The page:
Roger McGuinn was slipping Beatles beats under traditional folk tunes during his early days in Greenwich Village. When he hooked up with the rest of The Byrds in LA, their collective Fabs obsession took on whole new levels. The tipping point was a cinema trip to see A Hard Day’s Night, after which they reinvented their look, bought themselves a Gretsch and Rickenbacker and set about transposing Beatles harmonies onto their own brand of George-like jangle.
By: Rob Hughesdetails
How a stroll across a North London zebra crossing became one of the most iconic album shots of all time – and fuelled a macabre conspiracy theory.
In keeping with the pencil sketch that Paul McCartney had given to photographer Iain Macmillan, the sleeve simply shows the four Beatles walking across the zebra crossing outside Abbey Road Studios in North London.
The famous cover shot was one of six taken by Macmillan at 10am on August 8, 1969. As a policeman held up the traffic, the photographer had just 10 minutes to balance on a stepladder and get the shots. The result was striking and iconic. But few could have imagined the reaction it got.
Shortly before the release of the Abbey Road album, an American newspaper ran a story that claimed Paul McCartney had died in a car accident in 1966, and that the current ‘Paul’ was actually a lookalike called William Campbell. The rumours gathered pace and when Abbey Road arrived that October, its sleeve was pronounced by conspiracy theorists as final proof of Macca’s demise.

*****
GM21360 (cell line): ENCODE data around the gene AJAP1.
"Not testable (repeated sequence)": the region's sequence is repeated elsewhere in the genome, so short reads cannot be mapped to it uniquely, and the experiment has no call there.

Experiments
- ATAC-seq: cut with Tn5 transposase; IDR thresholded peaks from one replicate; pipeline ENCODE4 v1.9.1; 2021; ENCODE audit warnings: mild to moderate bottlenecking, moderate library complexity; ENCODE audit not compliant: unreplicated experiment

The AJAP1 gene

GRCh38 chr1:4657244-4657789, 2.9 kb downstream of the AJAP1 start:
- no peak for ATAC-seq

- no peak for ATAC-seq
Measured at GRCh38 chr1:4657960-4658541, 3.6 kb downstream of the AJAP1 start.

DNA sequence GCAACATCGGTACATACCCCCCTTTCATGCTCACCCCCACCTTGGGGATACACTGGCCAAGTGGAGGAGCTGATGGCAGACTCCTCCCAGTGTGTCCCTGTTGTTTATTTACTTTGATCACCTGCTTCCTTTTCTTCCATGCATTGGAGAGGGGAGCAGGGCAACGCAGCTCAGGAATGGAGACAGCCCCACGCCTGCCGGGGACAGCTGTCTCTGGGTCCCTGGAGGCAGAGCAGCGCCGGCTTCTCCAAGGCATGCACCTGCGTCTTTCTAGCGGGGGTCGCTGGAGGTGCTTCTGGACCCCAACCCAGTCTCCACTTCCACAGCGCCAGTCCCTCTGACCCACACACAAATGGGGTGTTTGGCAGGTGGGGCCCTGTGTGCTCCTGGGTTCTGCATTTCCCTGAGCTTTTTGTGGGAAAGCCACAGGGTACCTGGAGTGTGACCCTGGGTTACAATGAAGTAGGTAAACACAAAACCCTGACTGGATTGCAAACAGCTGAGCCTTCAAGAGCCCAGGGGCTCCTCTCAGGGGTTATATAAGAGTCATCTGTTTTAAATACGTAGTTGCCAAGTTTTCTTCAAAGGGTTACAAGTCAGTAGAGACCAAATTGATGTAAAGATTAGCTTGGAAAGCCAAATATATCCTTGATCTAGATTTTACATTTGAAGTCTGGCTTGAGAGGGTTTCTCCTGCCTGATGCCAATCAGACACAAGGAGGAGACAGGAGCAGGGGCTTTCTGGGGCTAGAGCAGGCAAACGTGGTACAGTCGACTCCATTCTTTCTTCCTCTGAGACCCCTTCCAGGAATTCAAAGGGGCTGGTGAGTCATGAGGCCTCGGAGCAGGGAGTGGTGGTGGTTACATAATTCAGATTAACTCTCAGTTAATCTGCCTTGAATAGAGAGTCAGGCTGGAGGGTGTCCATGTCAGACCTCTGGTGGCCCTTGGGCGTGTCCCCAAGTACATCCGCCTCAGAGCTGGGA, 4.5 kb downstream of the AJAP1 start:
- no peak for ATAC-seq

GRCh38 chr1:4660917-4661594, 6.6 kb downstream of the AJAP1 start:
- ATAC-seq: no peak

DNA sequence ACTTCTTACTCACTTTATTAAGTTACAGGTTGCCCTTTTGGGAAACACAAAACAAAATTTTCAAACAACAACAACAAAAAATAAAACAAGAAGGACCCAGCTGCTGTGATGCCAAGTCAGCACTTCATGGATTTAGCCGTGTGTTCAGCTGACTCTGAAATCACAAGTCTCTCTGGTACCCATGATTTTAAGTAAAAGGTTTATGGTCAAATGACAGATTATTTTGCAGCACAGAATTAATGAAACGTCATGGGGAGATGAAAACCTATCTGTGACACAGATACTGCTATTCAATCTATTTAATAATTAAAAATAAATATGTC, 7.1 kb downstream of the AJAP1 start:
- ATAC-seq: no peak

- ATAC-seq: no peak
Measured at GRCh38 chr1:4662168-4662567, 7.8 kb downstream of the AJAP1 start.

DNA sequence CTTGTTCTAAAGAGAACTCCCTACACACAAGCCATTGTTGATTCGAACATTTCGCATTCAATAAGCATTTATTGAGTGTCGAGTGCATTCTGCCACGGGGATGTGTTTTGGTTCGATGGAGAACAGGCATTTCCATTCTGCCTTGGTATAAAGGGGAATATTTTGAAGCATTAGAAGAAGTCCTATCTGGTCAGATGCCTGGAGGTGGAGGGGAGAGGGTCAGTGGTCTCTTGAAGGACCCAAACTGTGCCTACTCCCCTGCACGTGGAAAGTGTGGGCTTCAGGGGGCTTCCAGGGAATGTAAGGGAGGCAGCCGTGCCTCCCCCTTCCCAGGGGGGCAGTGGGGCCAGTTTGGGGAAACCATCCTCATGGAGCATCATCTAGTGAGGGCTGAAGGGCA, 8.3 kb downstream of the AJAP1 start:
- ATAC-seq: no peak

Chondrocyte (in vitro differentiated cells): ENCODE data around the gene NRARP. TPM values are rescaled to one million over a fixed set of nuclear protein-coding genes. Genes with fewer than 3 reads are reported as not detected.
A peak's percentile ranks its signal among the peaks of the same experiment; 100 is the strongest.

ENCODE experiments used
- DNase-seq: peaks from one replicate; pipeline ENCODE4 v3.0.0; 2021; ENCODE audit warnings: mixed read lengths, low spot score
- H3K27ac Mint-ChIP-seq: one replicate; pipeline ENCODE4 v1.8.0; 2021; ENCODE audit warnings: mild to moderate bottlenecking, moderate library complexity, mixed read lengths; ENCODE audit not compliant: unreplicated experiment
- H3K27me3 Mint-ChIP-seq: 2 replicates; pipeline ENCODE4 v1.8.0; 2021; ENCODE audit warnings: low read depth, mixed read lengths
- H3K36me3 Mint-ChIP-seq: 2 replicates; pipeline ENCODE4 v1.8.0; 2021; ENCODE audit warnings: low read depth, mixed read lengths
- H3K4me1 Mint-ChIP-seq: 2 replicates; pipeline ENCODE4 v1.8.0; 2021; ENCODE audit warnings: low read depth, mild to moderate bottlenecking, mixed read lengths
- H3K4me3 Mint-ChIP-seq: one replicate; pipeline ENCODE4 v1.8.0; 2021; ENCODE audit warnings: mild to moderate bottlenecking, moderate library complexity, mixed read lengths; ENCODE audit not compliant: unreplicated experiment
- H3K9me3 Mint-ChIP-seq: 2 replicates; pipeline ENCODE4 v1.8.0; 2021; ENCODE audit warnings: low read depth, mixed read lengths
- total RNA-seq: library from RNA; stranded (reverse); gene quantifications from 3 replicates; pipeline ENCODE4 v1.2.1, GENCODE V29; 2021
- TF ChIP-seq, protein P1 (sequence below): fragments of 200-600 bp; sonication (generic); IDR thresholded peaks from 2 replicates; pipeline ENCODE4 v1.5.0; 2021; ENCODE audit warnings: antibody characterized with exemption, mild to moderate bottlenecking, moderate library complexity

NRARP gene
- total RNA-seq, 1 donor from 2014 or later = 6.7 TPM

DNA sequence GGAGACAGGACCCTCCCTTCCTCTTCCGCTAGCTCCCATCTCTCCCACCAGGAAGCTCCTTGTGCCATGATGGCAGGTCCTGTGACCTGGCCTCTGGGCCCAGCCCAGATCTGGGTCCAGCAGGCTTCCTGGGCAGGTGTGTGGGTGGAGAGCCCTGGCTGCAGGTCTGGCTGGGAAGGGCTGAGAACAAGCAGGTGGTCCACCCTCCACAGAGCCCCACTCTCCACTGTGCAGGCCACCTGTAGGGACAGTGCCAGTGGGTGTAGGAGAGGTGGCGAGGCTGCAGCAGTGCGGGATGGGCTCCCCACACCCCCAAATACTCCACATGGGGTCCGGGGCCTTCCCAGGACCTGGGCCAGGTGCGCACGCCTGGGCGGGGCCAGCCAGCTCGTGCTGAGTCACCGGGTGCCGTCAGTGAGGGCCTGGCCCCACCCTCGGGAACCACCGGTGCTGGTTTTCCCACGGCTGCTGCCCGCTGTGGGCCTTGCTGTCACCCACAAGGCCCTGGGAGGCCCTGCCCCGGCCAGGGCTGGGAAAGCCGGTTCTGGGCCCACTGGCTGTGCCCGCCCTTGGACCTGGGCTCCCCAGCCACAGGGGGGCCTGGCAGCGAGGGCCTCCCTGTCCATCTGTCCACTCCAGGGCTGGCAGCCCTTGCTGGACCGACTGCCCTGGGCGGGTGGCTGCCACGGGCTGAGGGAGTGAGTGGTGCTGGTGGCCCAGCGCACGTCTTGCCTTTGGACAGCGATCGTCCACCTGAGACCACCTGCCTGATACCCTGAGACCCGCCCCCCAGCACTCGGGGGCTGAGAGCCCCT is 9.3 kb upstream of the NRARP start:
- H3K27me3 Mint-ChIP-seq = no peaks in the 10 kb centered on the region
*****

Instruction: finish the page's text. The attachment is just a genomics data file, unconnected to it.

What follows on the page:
Inevitable, the ‘clues’ were somewhat tenuous, McCartney was out of step with his bandmates; his eyes were closed, and he wasn’t wearing shoes ( details
Incredible images show 1960s Beatlemania Liverpool in black and white merged with the colourful modern-day city. The stunning pictures offer a trip down memory lane as excited fans are pictured queuing for a Beatles gig at the Cavern Club while modern-day commuters stroll past on their way to work. Other shots show the young Fab Four playing in an otherwise empty bar, arriving at Speke airport and posing in the modern Derby Square. The nostalgic pictures are the work of Port Captain and amateur photographer Keith Jones, 45, from Liverpool.
He said: 'I'm biased, I know, but who doesn't love The Beatles? 'I'm a lifelong fan of their music and having travelled the world a bit, it has been particularly clear to me that, for people from other parts of the world, the group are absolutely synonymous with their hometown.
'Ask anybody from New York to Nepal, Auckland to the Arctic, to name someone or something from Liverpool and I imagine John, Paul, George and Ringo would be right out in front. 'I feel our city should be proud and thankful for their music, their impact and their message, and blending their image back into the modern day scenes makes me smile and also wish I had been around to be in that queue for details
The song came to Paul McCartney in a dream one night in London in 1963
In his two performances at the Californian Desert Trip festival last month, Paul McCartney played for nearly three hours each time but still managed to omit one of his most famous songs. “Yesterday” is one of the most regularly played numbers in the 74-year-old’s touring canon, but perhaps he decided that the audience at what was dubbed “Oldchella” didn’t want to be reminded that they were clinging on to the music of the past.
Despite its popularity — it’s one of the most covered songs in history — “Yesterday” has a divisive reputation among listeners: to fans, it’s a gorgeously simple, melancholy ballad; to detractors, it’s the first major manifestation of McCartney’s Achilles heel — his mawkish sentimentality. Whichever camp you fall into, “Yesterday” was certainly the seed of future ructions in the band dynamics.